"American Heroes: Japanese American World War II Nisei Soldiers and the Congressional Gold Medal"
|Dec. 19, 2013 through Jan. 26, 2014
Morgan Family Center
|Nearly seven decades after the beginning of World War II, the Congressional Gold Medal – the nation’s highest civilian award – was bestowed collectively on the U.S. Army’s 100th Infantry Battalion, the 442nd Regimental Combat Team and the Military Intelligence Service (MIS) for their extraordinary accomplishments in the war.
The men in these units, comprised almost entirely of persons of Japanese ancestry, fought with bravery and valor against America’s enemies on the battlefields in Europe and Asia, even while many of their parents and other family members were held in internment camps.
The National Veterans Network has partnered with the Smithsonian Institution Traveling Exhibition Service, the Smithsonian’s National Museum of American History, and the Smithsonian Asian Pacific American Program to share this extraordinary story during an exclusive seven-city tour, including its last stop at Holocaust Museum Houston.
Commonly known as the “Go For Broke” regiments, the 100th/442nd is one of the most highly decorated units in U.S. military history, having earned more than 4,000 Purple Hearts, 560 Silver Stars, seven Presidential Unit Citations and 21 Medals of Honor. The MIS, whose highly specialized contributions helped hasten the end of the war, was honored with a Presidential Unit Citation in 2000. More than 19,000 Japanese American soldiers served in these units during World War II.
The Congressional Gold Medal and accompanying educational app will highlight the Japanese American World War II soldiers with their stories of courage, respect, humility, perseverance, compassion and citizenship. Share your own stories or the stories of people who inspire you by visiting "The Congressional Gold Medal Experience" at cgm.si.edu, as developed by the National Veterans Network in partnership with the Smithsonian Asian Pacific American Center.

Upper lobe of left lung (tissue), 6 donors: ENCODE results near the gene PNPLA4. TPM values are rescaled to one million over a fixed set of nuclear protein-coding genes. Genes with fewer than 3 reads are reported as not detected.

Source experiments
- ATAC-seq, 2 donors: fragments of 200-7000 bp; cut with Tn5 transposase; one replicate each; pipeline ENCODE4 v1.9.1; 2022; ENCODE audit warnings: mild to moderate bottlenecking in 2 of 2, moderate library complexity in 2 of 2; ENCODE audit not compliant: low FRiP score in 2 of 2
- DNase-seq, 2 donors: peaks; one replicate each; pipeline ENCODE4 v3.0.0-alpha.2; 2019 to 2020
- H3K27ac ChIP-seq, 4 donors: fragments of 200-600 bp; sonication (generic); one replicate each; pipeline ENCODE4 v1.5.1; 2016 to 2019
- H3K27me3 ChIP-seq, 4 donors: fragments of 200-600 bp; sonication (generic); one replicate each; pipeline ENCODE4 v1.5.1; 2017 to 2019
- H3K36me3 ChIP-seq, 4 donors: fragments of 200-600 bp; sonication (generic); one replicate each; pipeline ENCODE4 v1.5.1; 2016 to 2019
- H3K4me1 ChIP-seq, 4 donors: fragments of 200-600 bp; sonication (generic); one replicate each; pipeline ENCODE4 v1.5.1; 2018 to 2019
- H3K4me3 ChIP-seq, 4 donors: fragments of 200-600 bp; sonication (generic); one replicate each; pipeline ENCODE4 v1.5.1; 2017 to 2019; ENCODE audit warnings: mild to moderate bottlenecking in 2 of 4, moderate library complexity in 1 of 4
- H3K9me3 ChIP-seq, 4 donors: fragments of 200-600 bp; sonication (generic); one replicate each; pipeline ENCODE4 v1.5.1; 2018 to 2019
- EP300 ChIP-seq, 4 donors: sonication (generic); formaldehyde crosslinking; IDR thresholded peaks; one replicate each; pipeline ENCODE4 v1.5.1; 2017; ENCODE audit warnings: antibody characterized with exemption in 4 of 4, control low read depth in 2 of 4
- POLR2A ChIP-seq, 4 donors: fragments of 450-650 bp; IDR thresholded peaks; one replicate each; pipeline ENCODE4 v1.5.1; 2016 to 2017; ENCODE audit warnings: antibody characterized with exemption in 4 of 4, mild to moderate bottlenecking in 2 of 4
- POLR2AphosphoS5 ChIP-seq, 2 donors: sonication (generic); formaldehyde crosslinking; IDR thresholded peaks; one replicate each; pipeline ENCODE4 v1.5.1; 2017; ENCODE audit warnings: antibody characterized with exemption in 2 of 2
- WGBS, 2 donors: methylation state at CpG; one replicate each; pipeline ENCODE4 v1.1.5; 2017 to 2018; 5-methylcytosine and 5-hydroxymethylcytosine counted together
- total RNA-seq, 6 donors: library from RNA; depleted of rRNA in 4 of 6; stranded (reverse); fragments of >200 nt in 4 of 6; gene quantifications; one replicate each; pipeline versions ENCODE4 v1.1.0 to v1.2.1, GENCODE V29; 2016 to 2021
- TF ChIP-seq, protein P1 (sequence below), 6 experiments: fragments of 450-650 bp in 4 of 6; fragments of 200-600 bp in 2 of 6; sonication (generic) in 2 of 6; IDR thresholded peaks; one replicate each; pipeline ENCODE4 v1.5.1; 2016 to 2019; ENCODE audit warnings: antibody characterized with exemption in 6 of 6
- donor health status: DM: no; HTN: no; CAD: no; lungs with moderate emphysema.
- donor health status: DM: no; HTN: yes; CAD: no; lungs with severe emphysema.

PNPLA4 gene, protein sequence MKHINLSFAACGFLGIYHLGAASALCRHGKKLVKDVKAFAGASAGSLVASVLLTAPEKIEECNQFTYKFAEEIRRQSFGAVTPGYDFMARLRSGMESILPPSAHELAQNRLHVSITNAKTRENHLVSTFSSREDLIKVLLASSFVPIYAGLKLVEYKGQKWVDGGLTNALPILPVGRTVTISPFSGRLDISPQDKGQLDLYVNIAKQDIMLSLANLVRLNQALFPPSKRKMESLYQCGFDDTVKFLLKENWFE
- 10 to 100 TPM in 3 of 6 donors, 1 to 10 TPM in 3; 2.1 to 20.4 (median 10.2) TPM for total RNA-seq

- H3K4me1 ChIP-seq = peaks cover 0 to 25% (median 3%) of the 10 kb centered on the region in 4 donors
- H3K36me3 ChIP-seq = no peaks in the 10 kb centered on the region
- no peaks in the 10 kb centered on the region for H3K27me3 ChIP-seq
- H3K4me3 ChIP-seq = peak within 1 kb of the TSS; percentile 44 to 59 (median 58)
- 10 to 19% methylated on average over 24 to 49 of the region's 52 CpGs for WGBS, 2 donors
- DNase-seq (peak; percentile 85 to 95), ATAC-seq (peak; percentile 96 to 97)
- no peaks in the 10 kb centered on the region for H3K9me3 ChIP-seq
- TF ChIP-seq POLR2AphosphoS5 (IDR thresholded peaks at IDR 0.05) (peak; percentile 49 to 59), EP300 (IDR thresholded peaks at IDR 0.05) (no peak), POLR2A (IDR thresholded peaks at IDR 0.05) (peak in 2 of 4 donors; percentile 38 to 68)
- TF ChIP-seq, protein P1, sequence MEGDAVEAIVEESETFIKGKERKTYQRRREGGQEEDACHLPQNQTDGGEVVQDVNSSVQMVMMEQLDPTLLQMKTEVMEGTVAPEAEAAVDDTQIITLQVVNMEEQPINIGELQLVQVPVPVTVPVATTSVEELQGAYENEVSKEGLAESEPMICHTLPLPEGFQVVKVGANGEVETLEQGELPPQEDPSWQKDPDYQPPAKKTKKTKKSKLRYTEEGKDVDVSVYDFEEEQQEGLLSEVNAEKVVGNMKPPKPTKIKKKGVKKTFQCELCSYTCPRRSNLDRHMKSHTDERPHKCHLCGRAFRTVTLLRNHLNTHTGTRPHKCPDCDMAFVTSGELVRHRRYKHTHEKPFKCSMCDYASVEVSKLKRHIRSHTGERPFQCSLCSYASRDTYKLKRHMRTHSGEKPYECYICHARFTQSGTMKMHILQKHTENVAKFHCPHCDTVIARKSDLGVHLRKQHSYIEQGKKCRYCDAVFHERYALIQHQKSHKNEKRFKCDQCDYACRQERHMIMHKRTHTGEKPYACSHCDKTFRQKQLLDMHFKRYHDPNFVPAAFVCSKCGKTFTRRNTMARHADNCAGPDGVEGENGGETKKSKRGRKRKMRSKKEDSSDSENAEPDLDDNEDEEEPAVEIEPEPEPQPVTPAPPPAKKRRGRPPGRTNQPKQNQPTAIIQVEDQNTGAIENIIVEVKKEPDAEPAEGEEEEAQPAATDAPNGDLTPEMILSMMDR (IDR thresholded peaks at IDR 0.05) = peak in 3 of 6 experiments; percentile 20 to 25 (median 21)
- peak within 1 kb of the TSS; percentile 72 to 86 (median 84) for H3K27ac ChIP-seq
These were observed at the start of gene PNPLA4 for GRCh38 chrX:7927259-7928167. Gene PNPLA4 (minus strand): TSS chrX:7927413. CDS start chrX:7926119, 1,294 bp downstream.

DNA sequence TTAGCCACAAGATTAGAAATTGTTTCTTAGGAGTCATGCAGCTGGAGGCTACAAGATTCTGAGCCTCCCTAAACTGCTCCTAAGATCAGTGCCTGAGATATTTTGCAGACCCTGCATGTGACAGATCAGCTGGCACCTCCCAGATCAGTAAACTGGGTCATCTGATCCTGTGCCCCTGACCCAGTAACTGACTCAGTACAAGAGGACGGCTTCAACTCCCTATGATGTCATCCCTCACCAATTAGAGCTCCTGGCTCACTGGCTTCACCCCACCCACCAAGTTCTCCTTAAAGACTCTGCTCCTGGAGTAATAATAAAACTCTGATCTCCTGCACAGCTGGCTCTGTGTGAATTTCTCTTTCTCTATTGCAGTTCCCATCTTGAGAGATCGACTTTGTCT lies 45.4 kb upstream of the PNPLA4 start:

At the conclusion of the tour, the Congressional Gold Medal will be on permanent display in “The Price of Freedom” exhibition at the National Museum of American History in Washington, DC.
The National Veterans Network is a coalition of Japanese American veteran and civic organizations representing eight regions in the United States that advocates on a national level to educate and enlighten the public about the experience and legacy of the Japanese American World War II soldiers.
Founded in 1846, the Smithsonian Institution is the world’s largest museum and research complex, consisting of 19 museums and galleries, the National Zoological Park, nine research centers, and numerous educational and cultural programs. To learn more about the collaborating Smithsonian offices involved in this project, visit sites.si.edu, americanhistory.si.edu and apa.si.edu.
The national tour of "American Heroes: Japanese American World War II Nisei Soldiers and the Congressional Gold Medal" is made possible by the support of lead sponsor Cole Chemical, AARP, Comcast/NBC Universal, the Japanese American Veterans Association, Pritzker Military Library, the Shiratsuki Family, Southwest Airlines and the Spirit Mountain Community Fund.